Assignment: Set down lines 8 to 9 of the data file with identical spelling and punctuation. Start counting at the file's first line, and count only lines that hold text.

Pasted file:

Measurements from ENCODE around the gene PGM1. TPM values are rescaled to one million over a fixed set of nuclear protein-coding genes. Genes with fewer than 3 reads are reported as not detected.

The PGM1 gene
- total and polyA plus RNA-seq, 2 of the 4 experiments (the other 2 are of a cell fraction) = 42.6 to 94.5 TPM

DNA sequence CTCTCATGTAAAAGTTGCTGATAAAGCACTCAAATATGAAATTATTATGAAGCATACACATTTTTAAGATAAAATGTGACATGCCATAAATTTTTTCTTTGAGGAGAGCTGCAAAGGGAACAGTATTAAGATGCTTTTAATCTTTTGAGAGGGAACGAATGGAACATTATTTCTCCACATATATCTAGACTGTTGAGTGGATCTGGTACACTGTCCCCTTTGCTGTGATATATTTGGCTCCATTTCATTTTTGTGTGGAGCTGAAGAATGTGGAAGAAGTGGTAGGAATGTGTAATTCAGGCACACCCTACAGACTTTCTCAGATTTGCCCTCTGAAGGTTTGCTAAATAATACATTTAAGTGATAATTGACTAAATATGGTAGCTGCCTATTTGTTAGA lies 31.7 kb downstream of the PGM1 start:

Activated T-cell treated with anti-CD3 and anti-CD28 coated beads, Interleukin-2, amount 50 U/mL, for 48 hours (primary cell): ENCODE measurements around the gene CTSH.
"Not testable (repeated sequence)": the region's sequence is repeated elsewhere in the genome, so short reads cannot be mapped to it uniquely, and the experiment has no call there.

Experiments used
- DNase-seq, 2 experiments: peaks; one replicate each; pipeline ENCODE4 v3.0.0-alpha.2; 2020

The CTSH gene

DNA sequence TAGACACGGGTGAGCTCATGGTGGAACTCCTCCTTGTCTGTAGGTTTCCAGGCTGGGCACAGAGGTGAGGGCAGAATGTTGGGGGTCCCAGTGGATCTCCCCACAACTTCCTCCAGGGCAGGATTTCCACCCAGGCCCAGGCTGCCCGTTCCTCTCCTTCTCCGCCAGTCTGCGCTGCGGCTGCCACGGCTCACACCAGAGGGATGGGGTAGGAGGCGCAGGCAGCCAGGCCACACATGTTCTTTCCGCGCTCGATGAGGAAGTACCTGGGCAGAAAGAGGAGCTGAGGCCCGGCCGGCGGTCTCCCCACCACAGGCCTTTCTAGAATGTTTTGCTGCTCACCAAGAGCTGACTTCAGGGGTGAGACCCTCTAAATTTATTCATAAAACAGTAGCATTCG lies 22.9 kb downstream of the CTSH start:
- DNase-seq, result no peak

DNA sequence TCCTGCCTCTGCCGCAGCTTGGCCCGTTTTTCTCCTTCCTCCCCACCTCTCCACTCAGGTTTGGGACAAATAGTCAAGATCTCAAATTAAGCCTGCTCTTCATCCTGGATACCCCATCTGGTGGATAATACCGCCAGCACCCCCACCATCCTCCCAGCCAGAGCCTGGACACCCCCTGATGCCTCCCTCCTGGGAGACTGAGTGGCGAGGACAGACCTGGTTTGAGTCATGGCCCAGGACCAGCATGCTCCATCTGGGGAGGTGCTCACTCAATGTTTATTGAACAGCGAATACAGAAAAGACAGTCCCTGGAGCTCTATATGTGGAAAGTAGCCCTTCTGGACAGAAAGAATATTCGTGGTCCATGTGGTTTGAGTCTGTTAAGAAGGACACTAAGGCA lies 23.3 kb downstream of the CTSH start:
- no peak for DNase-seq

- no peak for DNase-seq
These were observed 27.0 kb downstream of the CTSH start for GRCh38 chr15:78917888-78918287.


- DNase-seq, 2 experiments: peaks; one replicate each; pipeline ENCODE4 v3.0.0-alpha.2; 2020

The CTSH gene